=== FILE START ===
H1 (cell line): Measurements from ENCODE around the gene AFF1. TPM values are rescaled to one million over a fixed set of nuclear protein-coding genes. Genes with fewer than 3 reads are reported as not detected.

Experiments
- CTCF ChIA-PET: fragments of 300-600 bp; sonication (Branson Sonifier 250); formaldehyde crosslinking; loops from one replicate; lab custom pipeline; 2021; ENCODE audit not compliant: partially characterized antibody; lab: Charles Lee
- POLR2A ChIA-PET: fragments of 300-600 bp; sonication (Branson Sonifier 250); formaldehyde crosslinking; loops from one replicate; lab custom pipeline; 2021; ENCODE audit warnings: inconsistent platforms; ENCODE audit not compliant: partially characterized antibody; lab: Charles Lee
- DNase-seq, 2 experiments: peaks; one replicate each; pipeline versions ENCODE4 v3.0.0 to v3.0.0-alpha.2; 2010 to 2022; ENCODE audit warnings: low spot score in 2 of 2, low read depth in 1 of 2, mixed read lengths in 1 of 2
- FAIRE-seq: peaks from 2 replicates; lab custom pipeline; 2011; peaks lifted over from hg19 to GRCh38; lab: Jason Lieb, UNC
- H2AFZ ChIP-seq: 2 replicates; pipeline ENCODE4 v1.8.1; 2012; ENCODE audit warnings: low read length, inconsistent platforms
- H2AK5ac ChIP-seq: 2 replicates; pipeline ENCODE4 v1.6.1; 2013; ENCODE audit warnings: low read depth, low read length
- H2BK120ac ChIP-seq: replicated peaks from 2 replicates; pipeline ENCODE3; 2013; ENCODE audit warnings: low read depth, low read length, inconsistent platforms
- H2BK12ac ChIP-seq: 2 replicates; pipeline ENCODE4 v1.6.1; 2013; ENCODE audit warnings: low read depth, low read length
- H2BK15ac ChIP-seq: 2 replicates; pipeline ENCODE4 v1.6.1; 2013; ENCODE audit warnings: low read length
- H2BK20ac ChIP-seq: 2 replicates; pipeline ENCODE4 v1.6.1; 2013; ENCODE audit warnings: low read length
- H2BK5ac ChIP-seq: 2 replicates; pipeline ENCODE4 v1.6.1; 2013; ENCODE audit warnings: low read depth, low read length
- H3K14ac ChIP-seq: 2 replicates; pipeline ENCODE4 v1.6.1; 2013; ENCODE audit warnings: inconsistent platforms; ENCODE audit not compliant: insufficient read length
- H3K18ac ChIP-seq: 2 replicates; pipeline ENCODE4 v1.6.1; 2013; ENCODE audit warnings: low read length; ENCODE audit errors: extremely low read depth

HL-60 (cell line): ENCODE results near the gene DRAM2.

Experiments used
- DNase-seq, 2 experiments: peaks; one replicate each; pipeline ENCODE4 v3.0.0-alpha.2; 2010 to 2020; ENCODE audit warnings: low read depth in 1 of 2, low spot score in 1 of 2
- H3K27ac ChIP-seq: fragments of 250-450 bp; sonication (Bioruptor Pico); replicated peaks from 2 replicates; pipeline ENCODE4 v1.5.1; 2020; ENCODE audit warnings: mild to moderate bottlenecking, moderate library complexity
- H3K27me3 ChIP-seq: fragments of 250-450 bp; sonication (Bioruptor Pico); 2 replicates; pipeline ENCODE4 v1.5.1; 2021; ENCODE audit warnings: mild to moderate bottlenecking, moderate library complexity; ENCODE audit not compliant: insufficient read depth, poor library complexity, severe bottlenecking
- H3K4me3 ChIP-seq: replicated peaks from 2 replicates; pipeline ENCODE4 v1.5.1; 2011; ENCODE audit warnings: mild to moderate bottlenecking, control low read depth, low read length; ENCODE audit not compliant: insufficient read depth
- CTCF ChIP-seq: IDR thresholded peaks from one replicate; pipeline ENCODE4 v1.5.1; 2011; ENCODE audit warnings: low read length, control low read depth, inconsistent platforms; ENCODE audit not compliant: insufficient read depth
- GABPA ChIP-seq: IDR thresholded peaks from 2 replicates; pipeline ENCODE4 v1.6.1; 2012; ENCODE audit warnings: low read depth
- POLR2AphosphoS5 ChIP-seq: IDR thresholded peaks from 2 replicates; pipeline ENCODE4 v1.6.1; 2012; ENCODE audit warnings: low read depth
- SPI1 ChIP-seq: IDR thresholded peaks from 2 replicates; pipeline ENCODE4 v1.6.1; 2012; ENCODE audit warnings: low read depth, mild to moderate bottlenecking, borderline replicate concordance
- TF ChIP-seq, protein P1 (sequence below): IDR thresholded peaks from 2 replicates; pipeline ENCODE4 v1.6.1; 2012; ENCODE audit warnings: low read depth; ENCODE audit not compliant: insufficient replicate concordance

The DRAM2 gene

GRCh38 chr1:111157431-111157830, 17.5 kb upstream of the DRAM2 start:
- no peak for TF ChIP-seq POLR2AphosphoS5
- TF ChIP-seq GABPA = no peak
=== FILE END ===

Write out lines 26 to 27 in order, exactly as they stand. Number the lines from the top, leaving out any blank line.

- TF ChIP-seq, protein P1 (sequence below): IDR thresholded peaks from 2 replicates; pipeline ENCODE4 v1.6.1; 2012; ENCODE audit warnings: low read depth; ENCODE audit not compliant: insufficient replicate concordance

The DRAM2 gene